Outside a Best Buy in Summerlin, an unlikely friendship has formed over the past five or so years, thanks to holiday shopping.
Here, on a sidewalk by the Best Buy in the Canyon Pointe shopping center, 10950 W. Charleston Blvd., a small group of young men forms a few days before Thanksgiving. Five were there Thursday.
Since Tuesday, the men, all Las Vegans, have camped out together, hoping to be among the first inside the Best Buy on Thursday to nab electronics and other goods discounted for Black Friday.
The group was among about 150 people lined up outside the Best Buy when doors opened at 5 p.m. Similar lines formed outside stores across the Las Vegas Valley as shoppers wrapped up Thanksgiving dinner to go shop.
The men know one another by face and name, but claim to meet just this time of year.
“It’s a family tradition with complete strangers,” said Nacho, a 30-year-old who provided only his nickname. “We don’t call each other or nothing. We just show up on faith. We are bonded by this Best Buy.”
Michael, a 28-ear-old painter, said he learned to play Monopoly in the group and once got a soccer ball stuck on the Best Buy’s awning during an impromptu scrimmage. He said the group discovered the shopping center’s gas station will sell a can of Pabst Blue Ribbon beer for less than a bottle of water.
“It’s like a mellow tailgate party,” Michael said of the gatherings. “Truthfully, the deals aren’t that great this year.”
By early afternoon, hundreds of people had converged on Meadows Mall. Bored children played tag in the parking lot as their parents stood in a J.C. Penney line that wrapped around the building.
Rob Gonzalez, 34, was first in line to buy gifts for his parents and girlfriend. He brought granola bars, a camping chair and his iPad to entertain himself until doors opened at 3 p.m.
“I showed up at 9 a.m. thinking there was already going to be a line, but I happened to be the first one,” he said.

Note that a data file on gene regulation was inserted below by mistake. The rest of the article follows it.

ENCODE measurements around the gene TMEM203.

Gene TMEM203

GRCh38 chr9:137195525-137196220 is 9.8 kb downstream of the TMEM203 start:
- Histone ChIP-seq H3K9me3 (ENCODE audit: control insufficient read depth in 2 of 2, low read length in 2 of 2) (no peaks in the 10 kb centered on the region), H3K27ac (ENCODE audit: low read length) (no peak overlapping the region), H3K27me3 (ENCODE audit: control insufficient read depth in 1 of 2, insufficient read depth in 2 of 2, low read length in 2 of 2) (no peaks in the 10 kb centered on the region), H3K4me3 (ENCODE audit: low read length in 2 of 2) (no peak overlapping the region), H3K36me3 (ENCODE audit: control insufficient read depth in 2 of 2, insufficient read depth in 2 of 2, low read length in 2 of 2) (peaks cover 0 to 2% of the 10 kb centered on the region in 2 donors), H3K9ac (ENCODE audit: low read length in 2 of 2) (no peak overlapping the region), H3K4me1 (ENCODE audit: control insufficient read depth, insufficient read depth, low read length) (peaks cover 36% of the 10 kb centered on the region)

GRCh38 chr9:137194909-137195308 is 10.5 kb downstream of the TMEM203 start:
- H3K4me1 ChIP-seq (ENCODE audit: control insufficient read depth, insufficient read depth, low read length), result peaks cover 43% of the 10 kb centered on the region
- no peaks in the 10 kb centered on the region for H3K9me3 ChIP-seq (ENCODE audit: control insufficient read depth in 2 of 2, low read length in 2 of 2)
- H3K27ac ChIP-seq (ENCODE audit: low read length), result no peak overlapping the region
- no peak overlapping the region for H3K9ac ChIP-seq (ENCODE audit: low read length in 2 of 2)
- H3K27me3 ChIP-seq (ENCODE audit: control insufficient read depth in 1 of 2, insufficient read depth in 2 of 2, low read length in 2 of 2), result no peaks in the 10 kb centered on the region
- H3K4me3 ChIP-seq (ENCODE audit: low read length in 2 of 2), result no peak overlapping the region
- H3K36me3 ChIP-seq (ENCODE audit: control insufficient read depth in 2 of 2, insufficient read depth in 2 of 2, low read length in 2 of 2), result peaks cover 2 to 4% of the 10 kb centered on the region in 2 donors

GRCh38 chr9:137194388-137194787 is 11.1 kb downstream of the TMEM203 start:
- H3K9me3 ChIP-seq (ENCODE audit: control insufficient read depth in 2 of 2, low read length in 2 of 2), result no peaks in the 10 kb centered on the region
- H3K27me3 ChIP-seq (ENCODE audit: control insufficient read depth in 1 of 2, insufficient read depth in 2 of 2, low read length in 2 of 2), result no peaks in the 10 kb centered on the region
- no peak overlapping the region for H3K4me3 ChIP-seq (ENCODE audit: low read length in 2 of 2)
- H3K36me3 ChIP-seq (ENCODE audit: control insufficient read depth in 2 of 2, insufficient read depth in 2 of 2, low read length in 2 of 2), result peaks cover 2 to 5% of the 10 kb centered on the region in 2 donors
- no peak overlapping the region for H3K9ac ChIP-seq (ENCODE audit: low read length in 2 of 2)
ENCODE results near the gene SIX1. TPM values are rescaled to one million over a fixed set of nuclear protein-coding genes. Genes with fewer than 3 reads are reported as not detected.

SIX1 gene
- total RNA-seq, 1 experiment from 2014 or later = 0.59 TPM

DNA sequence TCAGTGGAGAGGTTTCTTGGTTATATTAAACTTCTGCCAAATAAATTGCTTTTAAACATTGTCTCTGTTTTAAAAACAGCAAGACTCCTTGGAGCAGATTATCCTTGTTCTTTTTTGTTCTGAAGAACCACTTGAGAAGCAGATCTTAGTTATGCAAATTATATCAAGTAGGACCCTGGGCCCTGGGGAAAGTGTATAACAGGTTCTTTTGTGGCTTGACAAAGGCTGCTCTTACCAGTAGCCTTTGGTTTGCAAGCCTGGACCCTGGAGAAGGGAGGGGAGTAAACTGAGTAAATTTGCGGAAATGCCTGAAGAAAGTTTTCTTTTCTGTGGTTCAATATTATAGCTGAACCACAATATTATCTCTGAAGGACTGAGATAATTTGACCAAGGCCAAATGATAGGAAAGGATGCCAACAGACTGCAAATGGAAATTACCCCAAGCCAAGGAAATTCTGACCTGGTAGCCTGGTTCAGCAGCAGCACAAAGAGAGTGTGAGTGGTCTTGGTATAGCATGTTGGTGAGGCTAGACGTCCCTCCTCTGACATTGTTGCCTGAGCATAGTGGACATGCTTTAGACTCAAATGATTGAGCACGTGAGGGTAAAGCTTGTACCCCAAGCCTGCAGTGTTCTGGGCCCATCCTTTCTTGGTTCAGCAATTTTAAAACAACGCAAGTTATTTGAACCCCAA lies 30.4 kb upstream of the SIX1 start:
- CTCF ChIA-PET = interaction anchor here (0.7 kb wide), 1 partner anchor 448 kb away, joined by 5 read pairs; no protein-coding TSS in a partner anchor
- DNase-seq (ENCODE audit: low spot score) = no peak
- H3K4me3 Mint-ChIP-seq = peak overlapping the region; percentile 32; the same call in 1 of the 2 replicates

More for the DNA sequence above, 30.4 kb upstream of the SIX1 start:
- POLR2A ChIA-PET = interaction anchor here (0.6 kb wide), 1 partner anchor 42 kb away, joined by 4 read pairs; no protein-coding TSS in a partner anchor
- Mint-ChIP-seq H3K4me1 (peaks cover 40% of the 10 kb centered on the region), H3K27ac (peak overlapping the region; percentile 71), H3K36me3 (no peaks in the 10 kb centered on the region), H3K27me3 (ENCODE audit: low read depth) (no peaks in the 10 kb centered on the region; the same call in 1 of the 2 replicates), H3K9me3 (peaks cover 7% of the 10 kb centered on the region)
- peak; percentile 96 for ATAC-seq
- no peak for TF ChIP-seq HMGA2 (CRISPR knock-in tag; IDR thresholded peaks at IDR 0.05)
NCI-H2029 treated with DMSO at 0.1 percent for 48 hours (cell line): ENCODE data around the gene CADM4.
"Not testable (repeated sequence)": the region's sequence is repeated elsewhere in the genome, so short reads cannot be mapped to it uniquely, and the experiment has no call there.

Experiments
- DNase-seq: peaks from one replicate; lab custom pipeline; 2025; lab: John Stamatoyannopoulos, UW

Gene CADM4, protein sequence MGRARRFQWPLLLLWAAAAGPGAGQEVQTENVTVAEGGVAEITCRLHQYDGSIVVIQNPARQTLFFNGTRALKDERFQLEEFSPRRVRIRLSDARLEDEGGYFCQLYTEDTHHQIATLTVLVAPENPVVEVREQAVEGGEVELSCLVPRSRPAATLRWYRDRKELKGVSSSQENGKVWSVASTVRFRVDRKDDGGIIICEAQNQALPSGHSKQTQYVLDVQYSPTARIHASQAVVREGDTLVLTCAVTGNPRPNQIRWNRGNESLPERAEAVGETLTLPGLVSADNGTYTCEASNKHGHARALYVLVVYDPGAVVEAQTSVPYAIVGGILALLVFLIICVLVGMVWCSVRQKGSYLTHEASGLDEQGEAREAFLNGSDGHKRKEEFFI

At the Downtown Summerlin shopping complex, Christmas jingles rang from outdoor speakers, but barely any shoppers were on the sidewalks at 4 p.m.
“I figured we would be walking into mayhem,” said Jennifer Feuerstein, 49, who went shopping on a whim after seeing a movie. “I thought there would at least be lines of people, so I’m very surprised.”
The National Retail Federation, in its October consumer survey, t forecast Americans will spend $935.58 on average this year for holiday season gifts, food, flowers, decorations and greeting cards, down 1.2 percent from a record $952.58 in 2015. In a national survey this month, WalletHub, a consumer finance website, listed determined a holiday budget of $541 for Las Vegans, $608 for North Las Vegans and $720 for Henderson residents.
The federation forecast that total U.S. holiday season spending will be $655.8 billion this year, up 3.6 percent from a year earlier.
Zakk Meza, 28, said he planned a few thousand dollars by the weekend. He started at Best Buy on Rainbow Boulevard to buy a 60-inch TV.
‘We’ll get our shopping all done today, if not tomorrow,” he said. “That’s part of my holiday now. I budget and plan to do this every year.”
— Michael S. Davidson (@DavidsonLVRJ) November 25, 2016
— Michael S. Davidson (@DavidsonLVRJ) November 24, 2016